Diminishing Returns? Risk and the Duty to Care in the SARS Epidemic

Bioethics. 2005 Aug;19(4):348-61. doi: 10.1111/j.1467-8519.2005.00448.x.

Abstract

The seriousness of the risk that healthcare workers faced during SARS, and their response of service in the face of this risk, brings to light unrealistic assumptions about duty and risk that informed the debate on duty to care in the early years of HIV/AIDS. Duty to care is not based upon particular virtues of the health professions, but arises from social reflection on what response to an epidemic would be consistent with our values and our needs, recognizing our shared vulnerability to disease and death. Such reflection underwrites a strong duty of care, but one not to be borne solely by the altruism and heroism of individual healthcare workers.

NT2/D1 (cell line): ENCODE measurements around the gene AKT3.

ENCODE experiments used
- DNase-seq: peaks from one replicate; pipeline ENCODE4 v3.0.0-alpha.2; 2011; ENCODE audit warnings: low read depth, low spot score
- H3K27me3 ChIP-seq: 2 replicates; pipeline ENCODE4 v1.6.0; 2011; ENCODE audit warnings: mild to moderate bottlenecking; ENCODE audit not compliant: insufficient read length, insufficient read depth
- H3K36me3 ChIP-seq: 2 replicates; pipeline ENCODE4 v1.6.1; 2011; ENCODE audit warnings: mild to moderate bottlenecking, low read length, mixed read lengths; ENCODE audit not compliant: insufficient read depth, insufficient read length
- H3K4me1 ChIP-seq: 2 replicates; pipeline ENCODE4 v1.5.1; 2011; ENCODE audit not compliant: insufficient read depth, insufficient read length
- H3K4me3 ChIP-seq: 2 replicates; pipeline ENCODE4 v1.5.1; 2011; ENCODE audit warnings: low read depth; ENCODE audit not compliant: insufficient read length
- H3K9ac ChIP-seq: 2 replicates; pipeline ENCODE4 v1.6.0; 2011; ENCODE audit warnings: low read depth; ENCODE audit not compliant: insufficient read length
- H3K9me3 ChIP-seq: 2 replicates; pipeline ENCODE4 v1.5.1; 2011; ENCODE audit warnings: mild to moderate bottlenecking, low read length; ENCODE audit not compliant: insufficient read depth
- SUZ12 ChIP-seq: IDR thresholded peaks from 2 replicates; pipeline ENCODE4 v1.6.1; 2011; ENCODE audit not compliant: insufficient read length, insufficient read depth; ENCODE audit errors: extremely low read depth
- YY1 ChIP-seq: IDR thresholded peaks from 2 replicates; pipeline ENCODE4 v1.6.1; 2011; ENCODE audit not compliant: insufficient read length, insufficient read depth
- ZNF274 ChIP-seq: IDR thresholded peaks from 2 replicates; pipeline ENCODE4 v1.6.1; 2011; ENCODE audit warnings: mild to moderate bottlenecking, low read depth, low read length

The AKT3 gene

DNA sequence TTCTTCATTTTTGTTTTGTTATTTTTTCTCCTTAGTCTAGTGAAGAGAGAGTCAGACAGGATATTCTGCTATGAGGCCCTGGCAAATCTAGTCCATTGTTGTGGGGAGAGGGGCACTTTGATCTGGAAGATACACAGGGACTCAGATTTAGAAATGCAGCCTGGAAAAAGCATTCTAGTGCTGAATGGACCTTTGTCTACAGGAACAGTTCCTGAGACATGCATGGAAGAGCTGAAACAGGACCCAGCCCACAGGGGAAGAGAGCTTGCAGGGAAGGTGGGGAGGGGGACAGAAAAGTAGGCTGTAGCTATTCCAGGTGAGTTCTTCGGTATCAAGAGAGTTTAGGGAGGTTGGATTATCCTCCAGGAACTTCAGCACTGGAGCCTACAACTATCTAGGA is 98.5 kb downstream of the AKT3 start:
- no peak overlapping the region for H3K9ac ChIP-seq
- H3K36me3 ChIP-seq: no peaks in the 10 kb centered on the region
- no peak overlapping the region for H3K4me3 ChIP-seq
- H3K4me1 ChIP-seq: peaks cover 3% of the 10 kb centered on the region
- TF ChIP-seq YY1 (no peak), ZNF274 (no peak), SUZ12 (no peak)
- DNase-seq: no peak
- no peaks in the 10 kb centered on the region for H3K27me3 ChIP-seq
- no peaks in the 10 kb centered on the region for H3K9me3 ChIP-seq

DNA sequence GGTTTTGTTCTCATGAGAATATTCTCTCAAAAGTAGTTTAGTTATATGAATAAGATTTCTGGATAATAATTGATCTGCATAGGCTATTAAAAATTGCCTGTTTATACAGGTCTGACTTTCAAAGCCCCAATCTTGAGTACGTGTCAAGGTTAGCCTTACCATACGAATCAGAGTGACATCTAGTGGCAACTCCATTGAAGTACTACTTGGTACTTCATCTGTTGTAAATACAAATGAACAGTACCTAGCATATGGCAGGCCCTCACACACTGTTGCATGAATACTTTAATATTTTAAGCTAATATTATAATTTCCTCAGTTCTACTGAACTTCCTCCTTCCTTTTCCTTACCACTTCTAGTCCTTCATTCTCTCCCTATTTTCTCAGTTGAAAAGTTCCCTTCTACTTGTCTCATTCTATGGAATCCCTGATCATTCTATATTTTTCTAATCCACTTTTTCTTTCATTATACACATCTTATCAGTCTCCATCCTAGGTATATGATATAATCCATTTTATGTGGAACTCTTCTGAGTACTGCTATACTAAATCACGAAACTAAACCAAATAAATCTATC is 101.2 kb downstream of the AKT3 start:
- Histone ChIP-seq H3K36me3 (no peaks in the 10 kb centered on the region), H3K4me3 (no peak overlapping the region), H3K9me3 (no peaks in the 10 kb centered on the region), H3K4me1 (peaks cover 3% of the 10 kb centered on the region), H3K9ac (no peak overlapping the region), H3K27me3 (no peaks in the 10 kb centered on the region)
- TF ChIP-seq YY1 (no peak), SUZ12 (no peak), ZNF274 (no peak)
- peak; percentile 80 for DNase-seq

MeSH terms

  • Altruism
  • Delivery of Health Care / ethics
  • Ethical Analysis*
  • Ethics, Professional
  • HIV Infections / therapy
  • Health Personnel / ethics*
  • Humans
  • Moral Obligations*
  • Physicians / ethics
  • Refusal to Treat / ethics*
  • Risk-Taking*
  • Severe Acute Respiratory Syndrome / therapy*
  • Virtues